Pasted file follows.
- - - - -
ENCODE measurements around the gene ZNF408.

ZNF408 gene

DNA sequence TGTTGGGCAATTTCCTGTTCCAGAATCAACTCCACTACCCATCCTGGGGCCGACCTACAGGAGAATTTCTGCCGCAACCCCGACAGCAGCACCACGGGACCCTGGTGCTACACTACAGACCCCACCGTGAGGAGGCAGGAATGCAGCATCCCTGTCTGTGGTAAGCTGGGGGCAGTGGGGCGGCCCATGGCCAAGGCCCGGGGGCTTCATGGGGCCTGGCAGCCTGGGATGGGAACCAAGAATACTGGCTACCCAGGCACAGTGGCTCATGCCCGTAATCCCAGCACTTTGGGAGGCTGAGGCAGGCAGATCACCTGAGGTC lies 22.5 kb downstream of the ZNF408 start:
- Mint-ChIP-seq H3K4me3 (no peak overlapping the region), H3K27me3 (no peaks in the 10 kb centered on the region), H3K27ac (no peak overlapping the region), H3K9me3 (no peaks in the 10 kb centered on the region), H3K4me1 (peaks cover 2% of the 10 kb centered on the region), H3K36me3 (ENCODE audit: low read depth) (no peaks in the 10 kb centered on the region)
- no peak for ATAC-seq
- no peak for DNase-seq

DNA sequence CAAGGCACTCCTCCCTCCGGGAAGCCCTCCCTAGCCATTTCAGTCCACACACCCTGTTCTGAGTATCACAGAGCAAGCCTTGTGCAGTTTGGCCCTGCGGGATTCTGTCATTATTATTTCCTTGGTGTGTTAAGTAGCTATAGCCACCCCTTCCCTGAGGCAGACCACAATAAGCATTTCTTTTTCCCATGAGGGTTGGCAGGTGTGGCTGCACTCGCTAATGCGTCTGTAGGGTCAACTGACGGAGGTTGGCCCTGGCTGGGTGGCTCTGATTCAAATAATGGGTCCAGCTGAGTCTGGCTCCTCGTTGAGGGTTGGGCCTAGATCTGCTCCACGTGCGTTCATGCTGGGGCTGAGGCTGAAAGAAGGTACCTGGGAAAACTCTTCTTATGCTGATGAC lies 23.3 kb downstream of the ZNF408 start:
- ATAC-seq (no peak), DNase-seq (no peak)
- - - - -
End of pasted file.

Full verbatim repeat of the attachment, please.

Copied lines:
ENCODE measurements around the gene ZNF408.

ZNF408 gene

DNA sequence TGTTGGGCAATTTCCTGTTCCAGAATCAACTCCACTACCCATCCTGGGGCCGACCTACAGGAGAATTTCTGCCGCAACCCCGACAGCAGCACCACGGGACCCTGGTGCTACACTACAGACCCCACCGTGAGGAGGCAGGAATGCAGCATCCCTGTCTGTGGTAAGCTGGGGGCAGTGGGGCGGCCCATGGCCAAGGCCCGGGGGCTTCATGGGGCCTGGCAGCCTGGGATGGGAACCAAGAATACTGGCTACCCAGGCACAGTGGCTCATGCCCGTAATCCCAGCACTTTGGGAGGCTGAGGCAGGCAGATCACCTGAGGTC lies 22.5 kb downstream of the ZNF408 start:
- Mint-ChIP-seq H3K4me3 (no peak overlapping the region), H3K27me3 (no peaks in the 10 kb centered on the region), H3K27ac (no peak overlapping the region), H3K9me3 (no peaks in the 10 kb centered on the region), H3K4me1 (peaks cover 2% of the 10 kb centered on the region), H3K36me3 (ENCODE audit: low read depth) (no peaks in the 10 kb centered on the region)
- no peak for ATAC-seq
- no peak for DNase-seq

DNA sequence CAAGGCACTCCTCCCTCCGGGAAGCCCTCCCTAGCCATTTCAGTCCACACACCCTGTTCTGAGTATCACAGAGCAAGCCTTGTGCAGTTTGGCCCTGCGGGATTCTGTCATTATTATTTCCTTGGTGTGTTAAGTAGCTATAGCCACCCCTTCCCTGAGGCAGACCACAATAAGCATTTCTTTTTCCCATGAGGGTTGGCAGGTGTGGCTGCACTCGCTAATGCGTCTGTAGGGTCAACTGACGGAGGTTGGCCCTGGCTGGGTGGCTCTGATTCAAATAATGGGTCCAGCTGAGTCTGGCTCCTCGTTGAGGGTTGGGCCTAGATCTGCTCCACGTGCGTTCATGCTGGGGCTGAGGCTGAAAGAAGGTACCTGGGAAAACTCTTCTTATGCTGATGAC lies 23.3 kb downstream of the ZNF408 start:
- ATAC-seq (no peak), DNase-seq (no peak)